Struggling readers? Using theory to complicate understandings of what it means to be literate in school
Frankel, Katherine K.
Jaeger, Elizabeth L.
Brooks, Maneka Deanna
Randel, Maryl A.
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Citation (published version)Katherine K Frankel, Elizabeth L Jaeger, Maneka Deanna Brooks, Maryl A Randel. 2015. "Struggling Readers? Using Theory to Complicate Understandings of What It Means to Be Literate in School." Literacy Research: Theory, Method, and Practice, Volume 64, Issue 1, pp. 307 - 322. https://doi.org/10.1177/2381336915617606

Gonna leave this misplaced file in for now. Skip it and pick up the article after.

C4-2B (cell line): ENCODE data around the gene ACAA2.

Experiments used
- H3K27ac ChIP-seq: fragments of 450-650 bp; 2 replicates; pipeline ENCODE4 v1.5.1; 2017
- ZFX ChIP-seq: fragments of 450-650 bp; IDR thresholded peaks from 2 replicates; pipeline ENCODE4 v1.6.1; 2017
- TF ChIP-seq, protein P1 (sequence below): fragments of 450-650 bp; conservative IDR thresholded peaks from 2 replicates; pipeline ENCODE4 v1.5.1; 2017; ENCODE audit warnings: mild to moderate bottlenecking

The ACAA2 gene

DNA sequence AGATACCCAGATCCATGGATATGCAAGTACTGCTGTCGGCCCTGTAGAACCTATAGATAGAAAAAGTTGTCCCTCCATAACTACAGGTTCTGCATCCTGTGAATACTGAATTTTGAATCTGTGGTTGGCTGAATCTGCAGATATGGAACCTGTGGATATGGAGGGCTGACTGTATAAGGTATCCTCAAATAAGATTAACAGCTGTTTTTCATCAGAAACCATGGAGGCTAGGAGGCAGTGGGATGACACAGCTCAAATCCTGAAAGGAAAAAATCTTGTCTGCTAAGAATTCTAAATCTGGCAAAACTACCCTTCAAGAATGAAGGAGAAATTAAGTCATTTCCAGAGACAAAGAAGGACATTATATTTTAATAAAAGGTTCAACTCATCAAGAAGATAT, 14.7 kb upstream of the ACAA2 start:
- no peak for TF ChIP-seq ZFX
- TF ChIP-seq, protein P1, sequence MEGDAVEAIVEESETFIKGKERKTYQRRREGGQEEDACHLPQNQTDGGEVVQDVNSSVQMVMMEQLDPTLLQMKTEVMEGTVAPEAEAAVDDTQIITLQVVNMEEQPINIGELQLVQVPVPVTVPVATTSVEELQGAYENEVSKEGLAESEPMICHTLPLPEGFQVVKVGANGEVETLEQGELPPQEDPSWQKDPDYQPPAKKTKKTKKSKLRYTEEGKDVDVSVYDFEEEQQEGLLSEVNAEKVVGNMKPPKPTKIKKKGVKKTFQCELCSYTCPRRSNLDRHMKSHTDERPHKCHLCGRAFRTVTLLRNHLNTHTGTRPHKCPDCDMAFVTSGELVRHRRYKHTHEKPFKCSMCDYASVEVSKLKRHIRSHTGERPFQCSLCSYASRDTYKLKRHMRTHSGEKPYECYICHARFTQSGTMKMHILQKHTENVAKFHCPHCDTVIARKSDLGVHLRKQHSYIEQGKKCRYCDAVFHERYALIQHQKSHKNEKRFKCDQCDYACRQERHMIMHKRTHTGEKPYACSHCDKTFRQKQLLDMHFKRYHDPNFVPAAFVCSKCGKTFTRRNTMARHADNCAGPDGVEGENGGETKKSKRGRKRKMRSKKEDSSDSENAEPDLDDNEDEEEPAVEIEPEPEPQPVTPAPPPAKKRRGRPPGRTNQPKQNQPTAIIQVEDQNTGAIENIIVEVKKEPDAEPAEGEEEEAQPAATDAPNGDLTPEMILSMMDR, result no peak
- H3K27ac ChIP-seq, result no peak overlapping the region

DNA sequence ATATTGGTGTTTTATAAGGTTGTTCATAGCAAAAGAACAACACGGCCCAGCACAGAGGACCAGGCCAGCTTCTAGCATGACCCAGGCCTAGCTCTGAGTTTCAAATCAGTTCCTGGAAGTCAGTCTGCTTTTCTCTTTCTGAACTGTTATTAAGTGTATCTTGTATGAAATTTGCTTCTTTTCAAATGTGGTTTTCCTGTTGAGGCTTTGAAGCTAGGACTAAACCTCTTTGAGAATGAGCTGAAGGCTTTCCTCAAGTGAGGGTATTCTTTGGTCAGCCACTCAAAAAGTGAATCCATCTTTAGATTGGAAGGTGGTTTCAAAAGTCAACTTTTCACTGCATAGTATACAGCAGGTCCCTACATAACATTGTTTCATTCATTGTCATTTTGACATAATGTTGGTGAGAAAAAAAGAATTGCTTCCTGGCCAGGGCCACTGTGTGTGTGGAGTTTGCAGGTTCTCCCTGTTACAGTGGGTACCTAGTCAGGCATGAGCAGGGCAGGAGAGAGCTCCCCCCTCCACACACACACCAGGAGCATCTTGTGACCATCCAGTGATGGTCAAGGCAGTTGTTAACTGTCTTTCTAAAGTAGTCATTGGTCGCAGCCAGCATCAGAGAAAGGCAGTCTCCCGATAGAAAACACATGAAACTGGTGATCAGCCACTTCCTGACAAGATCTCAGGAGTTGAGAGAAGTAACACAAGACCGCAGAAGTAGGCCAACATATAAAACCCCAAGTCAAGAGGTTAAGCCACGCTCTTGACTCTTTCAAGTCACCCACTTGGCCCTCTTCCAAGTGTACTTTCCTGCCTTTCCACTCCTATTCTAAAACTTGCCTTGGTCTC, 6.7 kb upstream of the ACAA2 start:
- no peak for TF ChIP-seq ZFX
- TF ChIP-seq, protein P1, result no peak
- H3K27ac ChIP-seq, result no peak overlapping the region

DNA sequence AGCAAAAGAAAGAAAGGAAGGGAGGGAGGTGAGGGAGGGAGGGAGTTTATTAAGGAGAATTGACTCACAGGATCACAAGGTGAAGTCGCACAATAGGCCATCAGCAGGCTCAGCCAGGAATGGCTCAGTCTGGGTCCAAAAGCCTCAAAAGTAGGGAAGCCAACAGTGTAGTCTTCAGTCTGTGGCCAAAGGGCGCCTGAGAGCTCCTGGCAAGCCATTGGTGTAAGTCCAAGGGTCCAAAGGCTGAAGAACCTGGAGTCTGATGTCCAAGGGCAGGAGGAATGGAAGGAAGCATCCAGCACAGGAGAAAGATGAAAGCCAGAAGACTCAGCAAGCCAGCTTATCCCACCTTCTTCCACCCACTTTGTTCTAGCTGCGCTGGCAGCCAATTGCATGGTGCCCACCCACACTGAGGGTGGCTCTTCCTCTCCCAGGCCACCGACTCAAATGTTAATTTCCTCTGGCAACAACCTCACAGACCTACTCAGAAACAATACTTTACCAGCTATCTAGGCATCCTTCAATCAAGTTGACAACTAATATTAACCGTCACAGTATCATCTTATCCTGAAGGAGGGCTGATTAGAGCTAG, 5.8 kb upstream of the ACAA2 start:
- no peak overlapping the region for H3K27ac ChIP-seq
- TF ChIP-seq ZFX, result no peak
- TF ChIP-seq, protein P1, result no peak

Theories guide many aspects of literacy research. In this article we describe four theoretical approaches that we have used in qualitative research with students who are perceived to struggle with reading in school, including: New Literacy Studies, Disability Studies in Education, Bioecological Systems Theory, and Cultural Historical Activity Theory. We provide a brief overview of each of the theories and then explain how we have used them to gain insights about students with whom we have worked in the context of our research. Although grounded in distinct perspectives, we argue that each of the theories are lenses through which we were better able to understand the complexities of students’ struggles with reading. We further argue that the theories are united in their ability to broaden the perspectives of researchers and teachers to better account for the social, cultural, and institutional factors that shape literacy teaching and learning in schools. We conclude by questioning the use of the term “struggling reader” and highlighting the implications of our individual theoretical frames and analyses for both research and practice.